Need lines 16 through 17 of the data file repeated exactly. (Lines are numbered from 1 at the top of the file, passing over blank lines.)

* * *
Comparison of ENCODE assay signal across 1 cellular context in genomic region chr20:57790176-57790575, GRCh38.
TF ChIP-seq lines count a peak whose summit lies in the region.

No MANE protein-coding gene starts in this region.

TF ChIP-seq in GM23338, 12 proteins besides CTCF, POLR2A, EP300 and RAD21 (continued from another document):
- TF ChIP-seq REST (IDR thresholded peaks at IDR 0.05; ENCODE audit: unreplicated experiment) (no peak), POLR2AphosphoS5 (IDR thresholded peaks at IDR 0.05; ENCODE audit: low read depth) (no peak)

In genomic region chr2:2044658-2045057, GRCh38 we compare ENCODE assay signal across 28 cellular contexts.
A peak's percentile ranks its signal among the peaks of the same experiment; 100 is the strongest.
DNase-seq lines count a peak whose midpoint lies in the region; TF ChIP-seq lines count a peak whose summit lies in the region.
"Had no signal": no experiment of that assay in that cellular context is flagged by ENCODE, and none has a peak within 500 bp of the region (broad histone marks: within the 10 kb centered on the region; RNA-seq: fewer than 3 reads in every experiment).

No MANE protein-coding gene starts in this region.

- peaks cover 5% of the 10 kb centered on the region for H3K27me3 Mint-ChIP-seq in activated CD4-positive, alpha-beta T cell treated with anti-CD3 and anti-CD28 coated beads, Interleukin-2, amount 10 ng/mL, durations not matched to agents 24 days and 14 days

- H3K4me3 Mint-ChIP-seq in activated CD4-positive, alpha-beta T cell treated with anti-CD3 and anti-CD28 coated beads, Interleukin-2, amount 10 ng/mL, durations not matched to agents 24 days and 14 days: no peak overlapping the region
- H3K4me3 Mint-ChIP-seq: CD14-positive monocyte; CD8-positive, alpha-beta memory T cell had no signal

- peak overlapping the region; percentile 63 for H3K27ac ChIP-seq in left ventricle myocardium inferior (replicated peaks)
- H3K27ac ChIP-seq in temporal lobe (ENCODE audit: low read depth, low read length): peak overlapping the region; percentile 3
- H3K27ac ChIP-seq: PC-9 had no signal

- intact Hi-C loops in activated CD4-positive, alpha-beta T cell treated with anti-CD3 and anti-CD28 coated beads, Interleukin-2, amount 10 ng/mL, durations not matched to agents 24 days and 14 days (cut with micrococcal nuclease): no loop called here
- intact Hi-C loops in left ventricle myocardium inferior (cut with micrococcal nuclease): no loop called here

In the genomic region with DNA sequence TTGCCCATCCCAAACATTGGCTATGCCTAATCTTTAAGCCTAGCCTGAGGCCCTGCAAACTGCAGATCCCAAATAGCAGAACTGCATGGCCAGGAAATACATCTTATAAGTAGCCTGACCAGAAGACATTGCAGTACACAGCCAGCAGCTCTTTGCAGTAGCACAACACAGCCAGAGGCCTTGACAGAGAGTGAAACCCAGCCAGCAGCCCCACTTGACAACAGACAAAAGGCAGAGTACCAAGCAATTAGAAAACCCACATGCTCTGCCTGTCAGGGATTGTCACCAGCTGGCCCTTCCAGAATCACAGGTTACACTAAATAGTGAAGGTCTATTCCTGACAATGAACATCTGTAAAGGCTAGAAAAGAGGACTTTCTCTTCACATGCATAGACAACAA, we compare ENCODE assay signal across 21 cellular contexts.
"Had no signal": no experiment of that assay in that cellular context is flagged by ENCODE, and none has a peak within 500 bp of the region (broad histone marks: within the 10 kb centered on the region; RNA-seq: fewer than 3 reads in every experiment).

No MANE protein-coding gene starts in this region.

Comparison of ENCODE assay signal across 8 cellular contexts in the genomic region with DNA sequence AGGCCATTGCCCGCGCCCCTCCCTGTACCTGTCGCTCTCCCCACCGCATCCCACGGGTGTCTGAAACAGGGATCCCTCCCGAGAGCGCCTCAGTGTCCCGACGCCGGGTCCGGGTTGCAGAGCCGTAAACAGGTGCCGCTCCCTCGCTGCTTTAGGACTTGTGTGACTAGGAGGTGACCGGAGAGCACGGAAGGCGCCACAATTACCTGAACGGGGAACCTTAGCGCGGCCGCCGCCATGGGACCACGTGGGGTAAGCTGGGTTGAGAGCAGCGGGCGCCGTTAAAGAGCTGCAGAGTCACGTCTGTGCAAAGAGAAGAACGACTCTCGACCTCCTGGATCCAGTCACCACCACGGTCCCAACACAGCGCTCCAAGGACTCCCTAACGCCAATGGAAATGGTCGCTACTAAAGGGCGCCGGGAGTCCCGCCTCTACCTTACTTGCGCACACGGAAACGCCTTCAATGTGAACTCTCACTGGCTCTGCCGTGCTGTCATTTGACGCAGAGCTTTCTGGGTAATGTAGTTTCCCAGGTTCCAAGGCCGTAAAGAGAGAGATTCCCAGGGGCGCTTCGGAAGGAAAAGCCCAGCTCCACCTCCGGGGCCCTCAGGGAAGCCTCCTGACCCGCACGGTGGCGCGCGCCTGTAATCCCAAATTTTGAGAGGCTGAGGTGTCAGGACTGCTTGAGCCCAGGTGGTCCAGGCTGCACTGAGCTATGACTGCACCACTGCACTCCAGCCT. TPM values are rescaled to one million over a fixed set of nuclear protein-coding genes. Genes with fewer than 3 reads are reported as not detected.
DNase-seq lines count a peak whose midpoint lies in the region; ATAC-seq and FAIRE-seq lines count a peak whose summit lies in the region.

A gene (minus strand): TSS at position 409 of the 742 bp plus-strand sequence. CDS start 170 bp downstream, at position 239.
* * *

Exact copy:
- H3K27ac ChIP-seq: PC-9 had no signal

- intact Hi-C loops in activated CD4-positive, alpha-beta T cell treated with anti-CD3 and anti-CD28 coated beads, Interleukin-2, amount 10 ng/mL, durations not matched to agents 24 days and 14 days (cut with micrococcal nuclease): no loop called here